SCREAMING: Opening a vital dialogue from tragedy

Lisa Gibson’s obituary was published today.

It describes a warm young woman who loved her children and her family. A woman who ran marathons, who loved the theatre. A woman who threw herself into her work. A popular, straight-A student.

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As we learned over the past week, she’s also  a woman who battled dark demons behind closed doors that many of us can’t (and hopefully won’t) have to face ourselves. A woman who bravely smiled in photos with a chubby-cheeked toddler.  A woman who is the subject of front-page newspaper stories that have simultaneously riveted and haunted readers coast-to-coast.

We’re all familiar with the details of this nightmare of a story by now, so I won’t rehash them in this space. I simply want to express how deeply sorry I am for Lisa’s family and how my heart breaks for her.

For better or worse, her tragic death and those of her children have opened a vital dialogue about postpartum depression — and its raging monster of a cousin, postpartum psychosis. Women have taken to social media to write heartfelt open letters to Lisa and others like her, sharing their personal stories and, most importantly, lending their voices to a struggle that too often is silent. A struggle that remains stigmatized. Because people still had to ask that loaded question: “What kind of mother would hurt her children?”

Because it’s often underground, so to speak, postpartum depression is very tricky to diagnose. In a time wracked with anxiety and sleep deprivation, it’s hard to know what ‘normal’ looks like. New moms also tend focus on the health and welfare of their baby, natch, as opposed to looking out for themselves, which also makes seeking treatment difficult. In opening up the lines of communication, perhaps more new moms will say, “Hey, I feel like that, too,” and seek the help they need.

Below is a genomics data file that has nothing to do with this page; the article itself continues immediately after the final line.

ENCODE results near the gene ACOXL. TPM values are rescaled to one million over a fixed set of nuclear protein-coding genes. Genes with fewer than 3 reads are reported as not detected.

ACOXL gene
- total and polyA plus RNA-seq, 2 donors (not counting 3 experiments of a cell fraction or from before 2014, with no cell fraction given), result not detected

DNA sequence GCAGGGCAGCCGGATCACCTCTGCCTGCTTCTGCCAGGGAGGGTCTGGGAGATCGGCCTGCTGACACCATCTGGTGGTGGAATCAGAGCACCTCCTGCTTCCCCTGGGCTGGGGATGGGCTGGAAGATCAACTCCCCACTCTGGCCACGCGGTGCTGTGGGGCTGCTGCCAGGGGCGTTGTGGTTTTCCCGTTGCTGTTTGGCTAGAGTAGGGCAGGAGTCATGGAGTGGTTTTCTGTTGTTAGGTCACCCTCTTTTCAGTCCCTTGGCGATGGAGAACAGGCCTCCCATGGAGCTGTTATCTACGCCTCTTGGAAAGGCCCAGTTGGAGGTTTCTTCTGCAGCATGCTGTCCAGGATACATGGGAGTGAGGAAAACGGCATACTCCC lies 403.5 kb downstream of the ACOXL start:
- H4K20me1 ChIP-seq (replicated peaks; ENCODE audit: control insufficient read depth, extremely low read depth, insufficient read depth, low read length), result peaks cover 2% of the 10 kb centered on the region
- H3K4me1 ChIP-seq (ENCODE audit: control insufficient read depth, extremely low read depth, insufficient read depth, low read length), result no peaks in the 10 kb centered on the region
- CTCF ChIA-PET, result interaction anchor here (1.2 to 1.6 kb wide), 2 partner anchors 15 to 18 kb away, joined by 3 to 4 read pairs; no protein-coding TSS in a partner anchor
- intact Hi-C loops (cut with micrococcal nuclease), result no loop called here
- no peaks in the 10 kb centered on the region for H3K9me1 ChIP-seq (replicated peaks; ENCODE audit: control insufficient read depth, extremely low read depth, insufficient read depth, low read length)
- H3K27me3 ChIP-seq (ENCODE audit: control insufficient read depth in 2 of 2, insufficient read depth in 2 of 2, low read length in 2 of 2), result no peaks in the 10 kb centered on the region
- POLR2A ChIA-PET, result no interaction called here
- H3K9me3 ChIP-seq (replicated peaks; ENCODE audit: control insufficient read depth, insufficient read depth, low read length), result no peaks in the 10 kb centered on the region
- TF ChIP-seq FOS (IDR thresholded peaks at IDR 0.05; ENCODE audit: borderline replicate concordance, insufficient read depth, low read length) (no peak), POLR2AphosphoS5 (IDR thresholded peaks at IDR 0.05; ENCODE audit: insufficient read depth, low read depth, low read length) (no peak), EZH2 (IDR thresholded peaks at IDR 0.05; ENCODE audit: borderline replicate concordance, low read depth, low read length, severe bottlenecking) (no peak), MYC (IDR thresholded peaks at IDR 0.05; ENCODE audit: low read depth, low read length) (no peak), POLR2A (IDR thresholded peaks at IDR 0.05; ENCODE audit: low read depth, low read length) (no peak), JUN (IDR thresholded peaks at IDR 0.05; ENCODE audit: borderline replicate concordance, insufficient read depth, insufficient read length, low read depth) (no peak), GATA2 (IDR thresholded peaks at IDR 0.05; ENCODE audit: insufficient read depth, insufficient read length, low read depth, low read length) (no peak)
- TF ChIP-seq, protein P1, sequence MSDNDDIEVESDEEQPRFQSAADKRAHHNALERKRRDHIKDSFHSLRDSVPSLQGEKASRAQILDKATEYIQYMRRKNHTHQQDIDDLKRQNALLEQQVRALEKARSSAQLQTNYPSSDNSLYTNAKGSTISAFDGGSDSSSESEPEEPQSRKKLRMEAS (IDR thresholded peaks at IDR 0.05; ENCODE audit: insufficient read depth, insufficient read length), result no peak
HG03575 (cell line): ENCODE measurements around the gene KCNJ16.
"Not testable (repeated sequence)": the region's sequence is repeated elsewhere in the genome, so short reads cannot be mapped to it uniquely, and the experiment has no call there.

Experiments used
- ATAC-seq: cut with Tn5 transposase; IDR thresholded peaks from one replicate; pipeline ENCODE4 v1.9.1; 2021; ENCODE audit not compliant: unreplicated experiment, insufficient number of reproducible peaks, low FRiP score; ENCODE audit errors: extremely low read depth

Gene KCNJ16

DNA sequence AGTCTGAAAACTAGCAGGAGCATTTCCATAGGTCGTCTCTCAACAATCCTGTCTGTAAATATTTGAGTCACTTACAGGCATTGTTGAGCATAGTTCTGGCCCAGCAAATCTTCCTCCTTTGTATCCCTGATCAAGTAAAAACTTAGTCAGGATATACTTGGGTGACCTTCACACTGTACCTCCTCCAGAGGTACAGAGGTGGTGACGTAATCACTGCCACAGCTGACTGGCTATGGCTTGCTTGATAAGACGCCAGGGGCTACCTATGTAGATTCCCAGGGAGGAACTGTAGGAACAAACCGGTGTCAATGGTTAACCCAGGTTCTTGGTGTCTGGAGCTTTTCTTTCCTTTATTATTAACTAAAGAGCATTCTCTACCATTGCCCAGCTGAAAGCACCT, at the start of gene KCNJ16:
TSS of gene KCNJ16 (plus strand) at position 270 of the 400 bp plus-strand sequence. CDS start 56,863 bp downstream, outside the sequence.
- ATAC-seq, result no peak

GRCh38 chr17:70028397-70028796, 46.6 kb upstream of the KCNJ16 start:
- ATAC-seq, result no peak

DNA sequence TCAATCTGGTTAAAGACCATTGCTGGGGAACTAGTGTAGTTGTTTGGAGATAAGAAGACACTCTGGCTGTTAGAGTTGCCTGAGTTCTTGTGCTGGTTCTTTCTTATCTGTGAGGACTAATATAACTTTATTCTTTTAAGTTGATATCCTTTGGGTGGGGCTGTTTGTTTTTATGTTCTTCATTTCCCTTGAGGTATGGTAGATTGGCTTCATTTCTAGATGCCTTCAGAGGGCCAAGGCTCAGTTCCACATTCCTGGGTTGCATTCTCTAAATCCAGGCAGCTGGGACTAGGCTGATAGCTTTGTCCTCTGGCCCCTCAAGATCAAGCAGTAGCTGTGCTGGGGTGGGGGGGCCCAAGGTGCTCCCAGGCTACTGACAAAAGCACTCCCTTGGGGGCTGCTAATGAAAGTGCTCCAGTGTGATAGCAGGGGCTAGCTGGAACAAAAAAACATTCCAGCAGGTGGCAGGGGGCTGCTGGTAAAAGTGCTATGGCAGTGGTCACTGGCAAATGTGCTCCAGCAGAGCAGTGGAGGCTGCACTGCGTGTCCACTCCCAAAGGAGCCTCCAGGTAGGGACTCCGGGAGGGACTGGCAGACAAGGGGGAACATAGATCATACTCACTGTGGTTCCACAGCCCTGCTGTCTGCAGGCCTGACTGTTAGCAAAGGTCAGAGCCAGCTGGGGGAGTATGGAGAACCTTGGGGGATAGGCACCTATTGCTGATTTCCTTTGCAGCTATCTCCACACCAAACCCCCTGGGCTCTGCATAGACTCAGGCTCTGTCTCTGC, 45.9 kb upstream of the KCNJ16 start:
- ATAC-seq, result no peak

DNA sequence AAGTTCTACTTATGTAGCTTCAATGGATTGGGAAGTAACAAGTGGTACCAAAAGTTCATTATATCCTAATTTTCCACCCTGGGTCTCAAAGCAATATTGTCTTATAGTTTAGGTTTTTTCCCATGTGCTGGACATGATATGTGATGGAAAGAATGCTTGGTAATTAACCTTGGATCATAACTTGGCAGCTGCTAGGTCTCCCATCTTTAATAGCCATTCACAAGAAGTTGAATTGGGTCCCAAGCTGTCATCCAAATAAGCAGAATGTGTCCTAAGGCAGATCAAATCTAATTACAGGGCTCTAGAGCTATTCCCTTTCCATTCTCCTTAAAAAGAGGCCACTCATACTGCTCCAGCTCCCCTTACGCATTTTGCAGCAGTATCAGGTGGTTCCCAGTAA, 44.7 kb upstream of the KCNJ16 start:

While I believe talking openly and honestly about postpartum depression is half the battle, I think society could probably stand to treat our new moms better. You know, like maybe not run tabloid covers about Kate Middleton’s “deflated bump” and DESCRIBE IT AS A DEFLATED BUMP. Maybe not lay on the ridiculous pressure to get your pre-baby body back. And that’s to say nothing of all the sanctimonious parenting blogs out there.

Maybe we could just acknowledge that being a new mom is FUCKING HARD WORK and that it can be and often is, from what I hear, a really scary/draining/exhausting/confusing time for everyone, regardless of what it looks like on Facebook.

I’m 28, so I’m officially at the point in life where my friends are getting pregnant on purpose. I’m always overjoyed for them, but I’m always secretly, selfishly fearful that I’ll never see them again. After all, we’ve all heard the same lines many times before: “She fell off the face of the earth when she had a baby” and “all she talks about is her baby” and “we’re just in different places in our life.” And while I think many new moms definitely board an express bus to babytown and never look back, I think there’s just as many left wondering where all their friends went.

To that end, I think we non-baby having ladies could do a better job when it comes to maintaining our friendships with new moms (myself included). Because, real talk, your girlfriend just pushed a screaming person out of her vagina. Her entire life has changed forever. I think she gets to talk about that. A simple, ‘Hey, how are you holding up?’ goes a long way. Especially if this isn’t exactly the happiest time in her life — again, regardless of what it looks like on Facebook.

I’m certainly not suggesting Lisa’s friends dropped the ball in any way. I’m just saying that it would do us all well (myself included) to remember that being a new parent can be a very isolating time — and appearances can be incredibly deceiving.

A candlelight vigil in memory of Lisa Gibson and her children will take place tonight at 7:30 p.m. at the Forks.

Jen Zoratti blogs about  feminism and pop culture at Follow her on Twitter @JenZoratti.